Many people who experience sleep paralysis, hypnogogic hallucinations or “exploding head syndrome,” think they are going crazy or fatally ill. Knowing that these are explainable phenomena and have simple treatment can reduce the concerns. Sleep Paralysis and many related sleep problems are often triggered by stress. More stress, good or bad stress, and the chances of an attack increases.

People who become fearful of another occurrence of Sleep Paralysis can “prime the pump” and increase the risks of a second bout in the same way people who experience panic attacks begin to worry about having another episode.

If clients describe these events as dreams the doctor is likely to reassure them that it is normal. Patients who explain these events as demons, spirits or believe they actually saw a supernatural being are likely to be prescribed a psychiatric medication. Antipsychotics, antidepressants and anti-anxiety medications (Benzodiazepines) are all believed to increase the incidence of Sleep Paralysis and Hypnogogic Hallucinations (Gangdev, 2004.)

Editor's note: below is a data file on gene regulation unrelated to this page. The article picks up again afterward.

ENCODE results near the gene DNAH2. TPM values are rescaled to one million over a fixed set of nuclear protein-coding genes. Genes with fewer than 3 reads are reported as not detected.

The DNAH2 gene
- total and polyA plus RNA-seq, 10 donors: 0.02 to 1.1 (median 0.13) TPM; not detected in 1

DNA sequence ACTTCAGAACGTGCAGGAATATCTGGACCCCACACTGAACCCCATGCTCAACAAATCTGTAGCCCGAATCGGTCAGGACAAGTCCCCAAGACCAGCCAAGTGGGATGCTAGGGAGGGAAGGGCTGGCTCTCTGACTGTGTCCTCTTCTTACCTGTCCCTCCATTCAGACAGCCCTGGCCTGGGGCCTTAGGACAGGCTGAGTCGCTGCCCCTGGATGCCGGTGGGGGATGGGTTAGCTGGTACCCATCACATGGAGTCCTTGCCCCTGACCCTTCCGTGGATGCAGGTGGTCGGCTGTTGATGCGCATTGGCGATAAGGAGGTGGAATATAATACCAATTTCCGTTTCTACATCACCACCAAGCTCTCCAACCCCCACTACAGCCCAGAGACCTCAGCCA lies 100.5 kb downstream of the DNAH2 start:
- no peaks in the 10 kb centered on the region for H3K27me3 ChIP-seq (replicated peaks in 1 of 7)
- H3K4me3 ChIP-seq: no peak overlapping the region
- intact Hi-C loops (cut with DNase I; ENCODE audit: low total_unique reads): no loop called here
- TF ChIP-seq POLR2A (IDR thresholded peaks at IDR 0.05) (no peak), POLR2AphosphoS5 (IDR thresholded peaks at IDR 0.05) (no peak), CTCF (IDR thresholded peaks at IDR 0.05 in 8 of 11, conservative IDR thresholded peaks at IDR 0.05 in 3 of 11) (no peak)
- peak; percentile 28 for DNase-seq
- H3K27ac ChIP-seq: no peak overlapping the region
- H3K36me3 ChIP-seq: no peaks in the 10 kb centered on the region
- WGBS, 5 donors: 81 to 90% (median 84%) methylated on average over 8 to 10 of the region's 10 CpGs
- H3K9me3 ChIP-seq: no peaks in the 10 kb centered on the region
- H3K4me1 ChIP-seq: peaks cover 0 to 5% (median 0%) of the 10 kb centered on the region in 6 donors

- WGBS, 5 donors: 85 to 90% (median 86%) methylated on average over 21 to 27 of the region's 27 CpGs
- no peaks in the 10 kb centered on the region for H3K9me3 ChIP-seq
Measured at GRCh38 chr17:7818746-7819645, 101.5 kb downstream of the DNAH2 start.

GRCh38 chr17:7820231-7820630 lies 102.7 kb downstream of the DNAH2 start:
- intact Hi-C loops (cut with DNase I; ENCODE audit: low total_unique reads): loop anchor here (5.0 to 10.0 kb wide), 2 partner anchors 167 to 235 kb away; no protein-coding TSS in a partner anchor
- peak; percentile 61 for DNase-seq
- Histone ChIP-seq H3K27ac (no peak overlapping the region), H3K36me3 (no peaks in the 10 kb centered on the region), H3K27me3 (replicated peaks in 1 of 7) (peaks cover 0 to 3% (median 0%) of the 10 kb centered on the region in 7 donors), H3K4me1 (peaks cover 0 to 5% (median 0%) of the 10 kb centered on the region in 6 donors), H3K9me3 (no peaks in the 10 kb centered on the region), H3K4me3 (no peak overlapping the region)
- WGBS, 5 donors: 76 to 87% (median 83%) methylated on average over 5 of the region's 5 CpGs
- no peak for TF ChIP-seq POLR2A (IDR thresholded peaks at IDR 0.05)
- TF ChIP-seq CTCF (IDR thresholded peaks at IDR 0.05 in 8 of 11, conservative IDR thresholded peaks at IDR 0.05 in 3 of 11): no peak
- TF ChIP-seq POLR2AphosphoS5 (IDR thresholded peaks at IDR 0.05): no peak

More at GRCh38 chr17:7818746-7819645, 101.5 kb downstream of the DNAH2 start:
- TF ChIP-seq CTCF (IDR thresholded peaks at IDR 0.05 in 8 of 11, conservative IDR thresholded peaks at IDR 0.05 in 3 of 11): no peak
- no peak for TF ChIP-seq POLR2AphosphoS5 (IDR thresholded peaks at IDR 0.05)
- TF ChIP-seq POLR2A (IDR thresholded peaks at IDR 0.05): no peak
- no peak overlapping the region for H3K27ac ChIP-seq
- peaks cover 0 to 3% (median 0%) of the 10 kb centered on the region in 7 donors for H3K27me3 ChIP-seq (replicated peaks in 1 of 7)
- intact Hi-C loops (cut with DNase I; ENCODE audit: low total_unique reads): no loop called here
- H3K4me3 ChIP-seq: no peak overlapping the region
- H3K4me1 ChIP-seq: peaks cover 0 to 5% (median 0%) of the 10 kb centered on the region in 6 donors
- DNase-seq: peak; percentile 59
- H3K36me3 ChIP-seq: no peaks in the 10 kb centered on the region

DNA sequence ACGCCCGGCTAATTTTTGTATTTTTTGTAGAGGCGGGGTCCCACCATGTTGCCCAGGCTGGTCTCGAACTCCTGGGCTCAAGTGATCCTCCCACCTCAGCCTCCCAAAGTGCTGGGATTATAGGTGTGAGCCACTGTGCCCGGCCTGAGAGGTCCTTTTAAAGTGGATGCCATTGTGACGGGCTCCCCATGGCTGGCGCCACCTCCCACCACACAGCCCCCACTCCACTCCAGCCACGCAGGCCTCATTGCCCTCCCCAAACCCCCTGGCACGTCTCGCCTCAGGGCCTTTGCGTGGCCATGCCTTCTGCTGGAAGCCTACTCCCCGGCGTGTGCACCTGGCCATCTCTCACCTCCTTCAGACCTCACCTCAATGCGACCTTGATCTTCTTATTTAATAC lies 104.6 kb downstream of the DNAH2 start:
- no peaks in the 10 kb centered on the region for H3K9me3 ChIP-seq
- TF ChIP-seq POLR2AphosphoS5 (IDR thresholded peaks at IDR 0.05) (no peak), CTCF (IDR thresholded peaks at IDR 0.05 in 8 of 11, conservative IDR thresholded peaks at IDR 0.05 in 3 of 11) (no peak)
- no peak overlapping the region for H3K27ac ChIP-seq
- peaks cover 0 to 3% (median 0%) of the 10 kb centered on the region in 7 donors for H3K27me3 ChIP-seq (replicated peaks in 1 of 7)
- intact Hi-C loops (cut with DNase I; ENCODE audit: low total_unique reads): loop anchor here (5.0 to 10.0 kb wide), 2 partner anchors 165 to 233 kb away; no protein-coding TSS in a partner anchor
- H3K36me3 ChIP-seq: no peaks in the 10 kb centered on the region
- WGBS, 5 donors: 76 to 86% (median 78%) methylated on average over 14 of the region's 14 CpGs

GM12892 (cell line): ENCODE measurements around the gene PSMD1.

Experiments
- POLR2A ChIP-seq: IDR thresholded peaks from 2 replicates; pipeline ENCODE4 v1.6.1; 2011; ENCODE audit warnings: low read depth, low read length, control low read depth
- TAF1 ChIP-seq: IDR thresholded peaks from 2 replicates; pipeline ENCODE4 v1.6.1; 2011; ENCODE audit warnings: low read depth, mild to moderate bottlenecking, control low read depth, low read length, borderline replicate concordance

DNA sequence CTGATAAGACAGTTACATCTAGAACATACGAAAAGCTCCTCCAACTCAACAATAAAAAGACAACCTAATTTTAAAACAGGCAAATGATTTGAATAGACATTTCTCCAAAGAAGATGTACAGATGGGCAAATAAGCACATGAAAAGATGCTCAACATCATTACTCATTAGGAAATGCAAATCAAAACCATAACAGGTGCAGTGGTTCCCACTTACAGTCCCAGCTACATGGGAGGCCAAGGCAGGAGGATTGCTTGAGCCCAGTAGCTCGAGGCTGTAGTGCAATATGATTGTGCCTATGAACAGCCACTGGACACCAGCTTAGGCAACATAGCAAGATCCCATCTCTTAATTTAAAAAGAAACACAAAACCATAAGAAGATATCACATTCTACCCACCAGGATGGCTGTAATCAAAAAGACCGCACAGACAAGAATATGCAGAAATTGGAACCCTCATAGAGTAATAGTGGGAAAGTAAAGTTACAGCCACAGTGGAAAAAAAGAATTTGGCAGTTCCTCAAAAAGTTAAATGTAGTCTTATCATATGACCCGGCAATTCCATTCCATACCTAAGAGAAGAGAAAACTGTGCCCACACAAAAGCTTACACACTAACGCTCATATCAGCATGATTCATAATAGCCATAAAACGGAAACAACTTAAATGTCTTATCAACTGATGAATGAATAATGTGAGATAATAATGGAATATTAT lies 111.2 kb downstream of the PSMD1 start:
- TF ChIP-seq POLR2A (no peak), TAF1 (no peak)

Other things that have been reported to increase the risks of having an episode of Sleep Paralysis include being physically ill, such as having the flu, watching or experiencing emotionally upsetting events, such as having an argument.

If the paralysis or hallucinations only occur when going to sleep and waking up they are most likely sleep-related and not the result of a mental illness. Gangdev, in his article, asked the question: “It is possible that a small proportion of patients diagnosed with schizophrenia who experience hallucinations may actually be experiencing escaped REM-related dream activity during the wakeful state?”

There is a significant overlap between sleep paralysis and Narcolepsy. Narcolepsy includes not only sleep paralysis but hypnogogic and hypnopompic hallucinations, daytime sleepiness and Cataplexy (sudden unexplained loss of muscle tone.)